the brooklynite
FALL 2005 ISSUE PDF
SPRING 2005 ISSUE PDF

THE SHUTTERBUG
Queens of Kings
By Deborah Kolben, Photos by Dan Sagarin


THE LOCAL MISS NORWAY contest dates back to 1954, when Bay Ridge’s Seventh Avenue was known as “Lapskous Boulevard” for the Norse stew that was still a neighborhood favorite. Every spring, a bevy of Norwegian-American beauties return to don their best bunads—traditional Norwegian costumes—and compete for the winner’s sash and sparkling crown.

Just a few miles away, in the seaside enclave of Brighton Beach, hundreds of former Soviet beauties try to out-bikini each other at an upscale banquet hall for the title of Miss Russian New York. Hailing from countries like Belarus, Ukraine, and, of course, Russia, the lovely young ladies vie to win tickets to Miami and a chance to make their fellow expatriates proud.

While Brooklyn has never produced a Miss America to call its own, the borough is not lacking in beauty. A slew of ethnic pageants showcase the borough’s gorgeous mosaic, and at least one local lovely has brought home a nationwide pageant crown. You may not see Brooklyn’s beauties competing on primetime TV, but you could very well run into one in a local subway station, at the neighborhood diner, or even in your building’s laundry room. If you ask nicely, she might even show you her tiara.

Karen Freely

Karen Freely, 24
Miss Norway of Greater New York 2005
Ultrasound technician
Dyker Heights

It’s a bit of a tradition in my family. I had an aunt Karen, she competed in the mid ’70s and was the first runner-up; my cousin competed in the mid ’80s, and she was first runner-up. And I competed—I was just hoping that I placed. It was a big thing for me and my family. My mom is complete Norwegian, first generation; my grandmother is from Tysnes, and my grandfather is from Mandal. They moved to New York just before the Depression, and they left Norway being kind of well off. The Depression hits, and they’re down to one potato, one slip, one dress, and they just became self-made. They didn’t owe anybody. They met here in Brooklyn. My grandfather was a captain on the boats, and my grandmother was a stay-at-home mom. Honestly, I didn’t really think of it as a beauty contest. It’s not really based on beauty; it’s based on how you answer questions and how much you know about your Norwegian heritage. I think I’m okay. I don’t think I’m beautiful. I just felt really proud to be a part of a tradition in my family. I don’t tell too many people about it. I’m very modest. I actually have the crown and sash in a little box in my room.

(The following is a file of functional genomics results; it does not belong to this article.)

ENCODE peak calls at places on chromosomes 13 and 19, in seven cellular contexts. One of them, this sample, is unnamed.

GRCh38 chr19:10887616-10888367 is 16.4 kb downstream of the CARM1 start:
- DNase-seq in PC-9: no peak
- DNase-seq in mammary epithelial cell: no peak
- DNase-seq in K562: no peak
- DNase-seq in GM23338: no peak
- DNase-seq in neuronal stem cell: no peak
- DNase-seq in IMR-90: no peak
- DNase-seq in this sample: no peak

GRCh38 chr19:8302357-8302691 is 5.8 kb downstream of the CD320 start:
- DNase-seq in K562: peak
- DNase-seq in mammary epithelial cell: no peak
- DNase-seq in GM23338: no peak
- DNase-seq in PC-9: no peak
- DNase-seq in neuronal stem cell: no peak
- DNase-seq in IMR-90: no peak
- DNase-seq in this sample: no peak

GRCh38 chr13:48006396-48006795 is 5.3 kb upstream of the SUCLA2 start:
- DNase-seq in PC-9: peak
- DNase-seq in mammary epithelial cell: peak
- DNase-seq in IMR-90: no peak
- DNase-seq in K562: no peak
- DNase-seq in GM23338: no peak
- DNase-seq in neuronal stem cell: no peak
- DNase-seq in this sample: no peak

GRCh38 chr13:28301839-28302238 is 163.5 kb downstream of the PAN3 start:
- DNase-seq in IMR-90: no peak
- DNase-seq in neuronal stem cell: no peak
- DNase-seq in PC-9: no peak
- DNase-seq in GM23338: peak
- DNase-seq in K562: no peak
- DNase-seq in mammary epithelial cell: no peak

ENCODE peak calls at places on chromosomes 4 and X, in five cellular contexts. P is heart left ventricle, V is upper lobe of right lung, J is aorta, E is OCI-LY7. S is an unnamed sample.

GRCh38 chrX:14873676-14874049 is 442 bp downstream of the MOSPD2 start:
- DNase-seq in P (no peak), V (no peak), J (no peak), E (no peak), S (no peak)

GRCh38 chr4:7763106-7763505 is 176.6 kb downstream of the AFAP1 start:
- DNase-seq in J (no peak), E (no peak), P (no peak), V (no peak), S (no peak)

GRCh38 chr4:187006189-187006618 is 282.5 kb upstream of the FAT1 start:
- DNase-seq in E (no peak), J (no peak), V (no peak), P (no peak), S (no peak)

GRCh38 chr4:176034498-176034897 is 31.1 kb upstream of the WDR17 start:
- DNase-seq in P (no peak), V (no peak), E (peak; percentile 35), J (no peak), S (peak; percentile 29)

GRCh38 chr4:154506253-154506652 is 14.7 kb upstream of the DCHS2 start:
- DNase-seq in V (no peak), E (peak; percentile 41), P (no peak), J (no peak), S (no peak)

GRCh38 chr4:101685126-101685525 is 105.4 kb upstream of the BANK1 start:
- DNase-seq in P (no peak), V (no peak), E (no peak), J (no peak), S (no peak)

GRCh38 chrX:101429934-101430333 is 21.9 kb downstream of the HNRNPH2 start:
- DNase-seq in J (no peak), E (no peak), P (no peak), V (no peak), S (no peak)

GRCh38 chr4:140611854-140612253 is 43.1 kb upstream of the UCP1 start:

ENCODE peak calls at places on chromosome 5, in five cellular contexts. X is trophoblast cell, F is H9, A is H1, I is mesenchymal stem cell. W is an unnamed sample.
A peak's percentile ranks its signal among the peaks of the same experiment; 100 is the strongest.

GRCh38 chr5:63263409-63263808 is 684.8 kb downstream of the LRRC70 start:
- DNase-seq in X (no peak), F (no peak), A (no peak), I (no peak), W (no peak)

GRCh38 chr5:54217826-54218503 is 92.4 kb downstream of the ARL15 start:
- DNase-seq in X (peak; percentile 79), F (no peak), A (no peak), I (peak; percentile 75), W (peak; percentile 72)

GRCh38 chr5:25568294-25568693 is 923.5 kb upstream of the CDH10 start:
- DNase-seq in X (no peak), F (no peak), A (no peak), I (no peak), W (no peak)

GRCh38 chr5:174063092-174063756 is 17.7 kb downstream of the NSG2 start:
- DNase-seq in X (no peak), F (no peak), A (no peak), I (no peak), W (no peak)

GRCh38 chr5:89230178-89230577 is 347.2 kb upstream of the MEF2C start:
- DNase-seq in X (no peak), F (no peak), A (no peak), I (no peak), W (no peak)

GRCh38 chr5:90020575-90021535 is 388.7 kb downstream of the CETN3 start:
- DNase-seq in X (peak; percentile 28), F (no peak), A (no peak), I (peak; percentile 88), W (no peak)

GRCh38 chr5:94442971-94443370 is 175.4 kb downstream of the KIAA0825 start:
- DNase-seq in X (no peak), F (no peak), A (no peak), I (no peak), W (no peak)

Tatyana Kazinets

Tatyana Kazinets, 22
Second Place, Miss Russian New York 2005
Student, saleswoman at jewelry boutique
Bensonhurst

Since I was little, I was always told that I was beautiful, but I never thought about it that way. Men, women approach me all the time. Sometimes it does get to be too much, if you are sick with fever, or you’re trying to read a book on the train and they’re not taking their eyes off you. There are some things I don’t want to hear from an 85-year-old man. I learned in a psychology class that even if you’re on trial, a jury tends to be more sympathetic to people who are beautiful. People are nicer to me, and it’s easier for me to persuade them to buy something. At school, professors, people are more willing to do more things for you. That’s nice. It’s hard in this world, so if it’s easy in any way, that helps. It may not be fair, but life isn’t fair.

Andria Gazelle

Andria Gazelle
Ms. Full-Figured USA 2005
Registered nurse, case manager at Mount Sinai Hospital
Carroll Gardens

Those bad memories of being harassed—and not only by foes, but by friends and family—those hurt the most. I took those bad experiences, and I said, “I’m going to excel despite what you think of me.” And I won this competition. I felt vindicated that, see, no matter what you said about me, you’re wrong. I’m beautiful. This is for all the people who put me down, who made me feel bad because of who I am. And this is in your face—how you like me now? I would love to tear down that barrier that plus-sized women don’t have sexuality: We have fuller breasts, fuller hips, fuller ass, or, excuse me, derriere. What’s more womanly than that? If we can be the mothers and nurturers, why can’t we be the sexual goddesses that the size twos and fours are? Do you know that cat suit that Halle Berry wore? Honey, I could have worked that.

Deborah Kolben is a staff writer for The New York Sun. Dan Sagarin is a photographer whose work can be viewed at www.dansagarin.com.